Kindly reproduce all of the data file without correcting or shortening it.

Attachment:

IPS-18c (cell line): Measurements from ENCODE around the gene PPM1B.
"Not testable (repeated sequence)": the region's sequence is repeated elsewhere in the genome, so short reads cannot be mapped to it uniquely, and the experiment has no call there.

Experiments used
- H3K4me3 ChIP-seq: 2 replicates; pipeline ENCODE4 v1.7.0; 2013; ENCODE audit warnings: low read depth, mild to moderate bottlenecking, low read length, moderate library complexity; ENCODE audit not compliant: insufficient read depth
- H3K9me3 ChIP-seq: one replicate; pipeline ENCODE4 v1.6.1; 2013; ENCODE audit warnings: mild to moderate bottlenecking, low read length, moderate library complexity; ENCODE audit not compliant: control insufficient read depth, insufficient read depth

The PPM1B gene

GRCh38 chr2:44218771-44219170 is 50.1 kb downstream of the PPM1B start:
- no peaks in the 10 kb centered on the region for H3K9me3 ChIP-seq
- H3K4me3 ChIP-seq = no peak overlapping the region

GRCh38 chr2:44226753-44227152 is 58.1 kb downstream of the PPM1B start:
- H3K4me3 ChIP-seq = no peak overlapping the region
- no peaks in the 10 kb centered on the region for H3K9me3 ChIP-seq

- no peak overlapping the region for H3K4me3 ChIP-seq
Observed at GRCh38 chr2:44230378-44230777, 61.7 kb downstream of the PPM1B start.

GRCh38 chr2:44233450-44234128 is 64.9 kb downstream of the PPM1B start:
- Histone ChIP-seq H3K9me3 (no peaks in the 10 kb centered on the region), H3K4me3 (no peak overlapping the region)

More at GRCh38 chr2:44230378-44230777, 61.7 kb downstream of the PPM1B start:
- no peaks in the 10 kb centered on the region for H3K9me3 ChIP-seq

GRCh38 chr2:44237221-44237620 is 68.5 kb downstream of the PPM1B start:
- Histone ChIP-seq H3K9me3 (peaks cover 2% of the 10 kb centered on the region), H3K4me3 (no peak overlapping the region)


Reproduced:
IPS-18c (cell line): Measurements from ENCODE around the gene PPM1B.
"Not testable (repeated sequence)": the region's sequence is repeated elsewhere in the genome, so short reads cannot be mapped to it uniquely, and the experiment has no call there.

Experiments used
- H3K4me3 ChIP-seq: 2 replicates; pipeline ENCODE4 v1.7.0; 2013; ENCODE audit warnings: low read depth, mild to moderate bottlenecking, low read length, moderate library complexity; ENCODE audit not compliant: insufficient read depth
- H3K9me3 ChIP-seq: one replicate; pipeline ENCODE4 v1.6.1; 2013; ENCODE audit warnings: mild to moderate bottlenecking, low read length, moderate library complexity; ENCODE audit not compliant: control insufficient read depth, insufficient read depth

The PPM1B gene

GRCh38 chr2:44218771-44219170 is 50.1 kb downstream of the PPM1B start:
- no peaks in the 10 kb centered on the region for H3K9me3 ChIP-seq
- H3K4me3 ChIP-seq = no peak overlapping the region

GRCh38 chr2:44226753-44227152 is 58.1 kb downstream of the PPM1B start:
- H3K4me3 ChIP-seq = no peak overlapping the region
- no peaks in the 10 kb centered on the region for H3K9me3 ChIP-seq

- no peak overlapping the region for H3K4me3 ChIP-seq
Observed at GRCh38 chr2:44230378-44230777, 61.7 kb downstream of the PPM1B start.

GRCh38 chr2:44233450-44234128 is 64.9 kb downstream of the PPM1B start:
- Histone ChIP-seq H3K9me3 (no peaks in the 10 kb centered on the region), H3K4me3 (no peak overlapping the region)

More at GRCh38 chr2:44230378-44230777, 61.7 kb downstream of the PPM1B start:
- no peaks in the 10 kb centered on the region for H3K9me3 ChIP-seq

GRCh38 chr2:44237221-44237620 is 68.5 kb downstream of the PPM1B start:
- Histone ChIP-seq H3K9me3 (peaks cover 2% of the 10 kb centered on the region), H3K4me3 (no peak overlapping the region)